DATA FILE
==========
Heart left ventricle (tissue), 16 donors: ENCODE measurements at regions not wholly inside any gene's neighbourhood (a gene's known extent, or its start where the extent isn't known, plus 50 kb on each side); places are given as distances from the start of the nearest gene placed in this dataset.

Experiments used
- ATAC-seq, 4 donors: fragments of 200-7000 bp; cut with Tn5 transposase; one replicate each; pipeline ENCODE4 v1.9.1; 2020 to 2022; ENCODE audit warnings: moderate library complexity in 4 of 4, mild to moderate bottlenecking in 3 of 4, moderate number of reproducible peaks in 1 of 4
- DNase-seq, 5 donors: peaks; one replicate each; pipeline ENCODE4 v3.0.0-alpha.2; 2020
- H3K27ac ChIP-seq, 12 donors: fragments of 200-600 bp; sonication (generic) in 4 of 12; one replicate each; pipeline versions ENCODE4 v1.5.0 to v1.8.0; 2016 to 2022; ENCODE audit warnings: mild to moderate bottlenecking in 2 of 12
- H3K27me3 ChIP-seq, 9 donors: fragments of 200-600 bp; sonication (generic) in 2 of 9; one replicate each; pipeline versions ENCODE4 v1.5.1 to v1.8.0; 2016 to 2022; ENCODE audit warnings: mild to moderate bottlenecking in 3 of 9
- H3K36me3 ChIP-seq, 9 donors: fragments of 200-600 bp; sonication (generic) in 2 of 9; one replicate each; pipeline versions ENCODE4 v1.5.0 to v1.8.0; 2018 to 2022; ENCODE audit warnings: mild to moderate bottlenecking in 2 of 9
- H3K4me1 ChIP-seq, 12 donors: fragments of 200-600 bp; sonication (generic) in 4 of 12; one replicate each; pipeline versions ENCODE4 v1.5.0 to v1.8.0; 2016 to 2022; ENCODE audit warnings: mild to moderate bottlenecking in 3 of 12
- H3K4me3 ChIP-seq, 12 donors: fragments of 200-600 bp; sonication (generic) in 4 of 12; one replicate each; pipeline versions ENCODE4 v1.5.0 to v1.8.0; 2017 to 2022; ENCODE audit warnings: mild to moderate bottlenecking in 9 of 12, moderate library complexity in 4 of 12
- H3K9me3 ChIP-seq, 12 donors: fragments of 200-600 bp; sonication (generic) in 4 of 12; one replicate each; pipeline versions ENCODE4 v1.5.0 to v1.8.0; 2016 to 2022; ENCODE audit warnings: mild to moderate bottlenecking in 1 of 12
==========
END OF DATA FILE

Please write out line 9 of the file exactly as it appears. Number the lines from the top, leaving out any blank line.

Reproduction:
- H3K4me3 ChIP-seq, 12 donors: fragments of 200-600 bp; sonication (generic) in 4 of 12; one replicate each; pipeline versions ENCODE4 v1.5.0 to v1.8.0; 2017 to 2022; ENCODE audit warnings: mild to moderate bottlenecking in 9 of 12, moderate library complexity in 4 of 12